Friday 16 September 2016

Why no-one can devise @gdsteam's strategy

“It reminds me of that old joke – you know, a guy walks into a psychiatrist's office and says, hey doc, my brother's crazy! He thinks he's a chicken. Then the doc says, why don't you turn him in? Then the guy says, I would but I need the eggs.

Last heard, the Government Digital Service (GDS) were due to publish their strategy yesterday, 15 September 2016. That was the deadline. Not for the first time, they missed it.

Instead of a strategy explaining what GDS are going to do with £450 million we were treated to a press release, Government Digital Service announces plans to run a national digital academy, which includes this:
GDS director general Kevin Cunnington said:

" More and more we are going to make the work from GDS about transformation - not just digital.

" We have a superb team and I want our UK strategy to not only reflect the bold ambition that we have across Government, but the new challenges that now face us. We will have an updated and complete Digital Transformation Strategy before the end of the year."
What's all this about "the new challenges that now face us"?

According to the press release:
The Government’s Digital Transformation Strategy is also going to be updated to match the new and larger remit of GDS and to take into account the EU referendum vote and the challenges that the Civil Service now face.
Someone would have us believe that GDS, who couldn't even computerise farm payments, have a transformative rôle to play in bringing about the UK's exit from the European Union.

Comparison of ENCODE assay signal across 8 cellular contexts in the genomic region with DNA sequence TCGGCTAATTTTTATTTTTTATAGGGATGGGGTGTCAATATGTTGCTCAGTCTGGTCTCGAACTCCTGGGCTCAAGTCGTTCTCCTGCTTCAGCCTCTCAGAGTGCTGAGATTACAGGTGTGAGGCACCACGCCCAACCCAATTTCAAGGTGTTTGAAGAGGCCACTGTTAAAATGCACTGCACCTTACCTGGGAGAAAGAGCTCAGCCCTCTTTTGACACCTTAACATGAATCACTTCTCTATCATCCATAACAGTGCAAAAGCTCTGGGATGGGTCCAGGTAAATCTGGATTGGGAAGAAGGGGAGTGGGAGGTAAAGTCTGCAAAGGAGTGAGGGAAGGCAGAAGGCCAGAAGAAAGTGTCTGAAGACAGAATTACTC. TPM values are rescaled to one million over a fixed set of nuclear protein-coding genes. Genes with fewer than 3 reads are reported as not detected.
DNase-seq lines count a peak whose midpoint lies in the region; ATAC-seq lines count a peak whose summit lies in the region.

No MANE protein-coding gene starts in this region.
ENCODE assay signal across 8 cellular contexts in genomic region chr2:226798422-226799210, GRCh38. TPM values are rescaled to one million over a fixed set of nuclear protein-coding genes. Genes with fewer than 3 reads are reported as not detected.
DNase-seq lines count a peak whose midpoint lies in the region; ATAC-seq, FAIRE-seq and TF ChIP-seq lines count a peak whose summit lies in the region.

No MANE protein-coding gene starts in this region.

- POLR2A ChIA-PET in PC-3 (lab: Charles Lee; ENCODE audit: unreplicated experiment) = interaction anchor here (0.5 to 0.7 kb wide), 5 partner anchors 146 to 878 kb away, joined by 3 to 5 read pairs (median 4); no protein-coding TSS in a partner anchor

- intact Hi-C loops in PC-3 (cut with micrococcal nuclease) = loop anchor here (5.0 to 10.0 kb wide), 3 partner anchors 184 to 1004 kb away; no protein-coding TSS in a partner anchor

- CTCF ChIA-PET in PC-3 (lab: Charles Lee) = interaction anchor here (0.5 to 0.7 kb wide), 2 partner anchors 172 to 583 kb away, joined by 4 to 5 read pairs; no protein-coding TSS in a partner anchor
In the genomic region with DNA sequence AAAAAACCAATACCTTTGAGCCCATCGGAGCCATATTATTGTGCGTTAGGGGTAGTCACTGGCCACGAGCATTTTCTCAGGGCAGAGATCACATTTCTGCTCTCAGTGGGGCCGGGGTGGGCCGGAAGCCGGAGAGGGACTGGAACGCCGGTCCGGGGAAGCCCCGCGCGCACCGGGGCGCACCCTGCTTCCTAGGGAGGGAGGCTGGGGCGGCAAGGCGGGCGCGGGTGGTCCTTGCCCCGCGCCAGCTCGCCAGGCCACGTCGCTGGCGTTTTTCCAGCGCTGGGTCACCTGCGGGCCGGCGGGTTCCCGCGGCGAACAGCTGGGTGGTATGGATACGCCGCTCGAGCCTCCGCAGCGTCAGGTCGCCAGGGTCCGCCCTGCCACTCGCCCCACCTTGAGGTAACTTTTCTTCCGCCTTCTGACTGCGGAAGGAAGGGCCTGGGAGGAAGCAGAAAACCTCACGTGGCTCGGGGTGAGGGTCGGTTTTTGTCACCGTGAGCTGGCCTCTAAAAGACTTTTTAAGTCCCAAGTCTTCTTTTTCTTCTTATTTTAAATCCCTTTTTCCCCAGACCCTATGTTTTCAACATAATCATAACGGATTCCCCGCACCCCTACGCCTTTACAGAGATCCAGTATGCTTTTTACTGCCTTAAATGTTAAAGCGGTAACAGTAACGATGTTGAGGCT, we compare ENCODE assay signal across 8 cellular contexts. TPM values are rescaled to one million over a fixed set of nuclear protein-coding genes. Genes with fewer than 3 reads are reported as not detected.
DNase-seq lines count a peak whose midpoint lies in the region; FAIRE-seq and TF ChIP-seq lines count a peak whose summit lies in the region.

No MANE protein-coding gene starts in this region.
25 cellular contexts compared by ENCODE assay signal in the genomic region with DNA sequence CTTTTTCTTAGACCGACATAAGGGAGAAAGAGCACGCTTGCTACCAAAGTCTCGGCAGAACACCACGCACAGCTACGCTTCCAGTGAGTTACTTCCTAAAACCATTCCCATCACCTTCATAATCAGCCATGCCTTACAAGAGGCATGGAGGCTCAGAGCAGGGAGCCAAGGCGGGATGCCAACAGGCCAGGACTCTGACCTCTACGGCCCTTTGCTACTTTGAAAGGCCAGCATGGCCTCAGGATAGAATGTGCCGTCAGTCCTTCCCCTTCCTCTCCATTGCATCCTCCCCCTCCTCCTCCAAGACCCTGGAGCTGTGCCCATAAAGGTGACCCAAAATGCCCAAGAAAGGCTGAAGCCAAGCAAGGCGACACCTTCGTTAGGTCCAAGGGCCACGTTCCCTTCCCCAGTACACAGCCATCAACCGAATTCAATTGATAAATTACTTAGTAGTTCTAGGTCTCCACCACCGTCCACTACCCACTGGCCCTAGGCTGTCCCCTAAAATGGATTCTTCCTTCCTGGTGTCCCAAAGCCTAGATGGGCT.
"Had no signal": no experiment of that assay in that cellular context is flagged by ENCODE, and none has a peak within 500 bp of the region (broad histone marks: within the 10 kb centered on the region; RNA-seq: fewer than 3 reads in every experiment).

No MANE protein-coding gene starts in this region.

You may find that unlikely ...

... in which case you must put forward another explanation for the long delay in agreeing GDS's strategy. If the delay isn't caused by working out GDS's crucial contribution to Brexit, what is it caused by?

Here's one possibility:
  • The UK government continues to want all public services to be digital by default.
  • In order for that to work everyone must have an on-line identity.
  • GDS have come up with GOV.UK Verify (RIP), an identity assurance platform that doesn't work.
  • You try writing the GDS strategy in that case – you'll be delayed well beyond "the end of the year".
GDS's bosses know that GOV.UK Verify (RIP) is dead and that digital-by-default as currently envisaged is a dead duck. But they continue to want digital-by-default so they continue to pretend that GOV.UK Verify (RIP) is viable.

It's hard in this case to disagree with the first head of GDS, Mike Bracken, whose recent gritty pronouncement on Whitehall is:
The system is not set up to do stuff. It’s set up, frankly, to have an intellectual pissing match around how its things should be.

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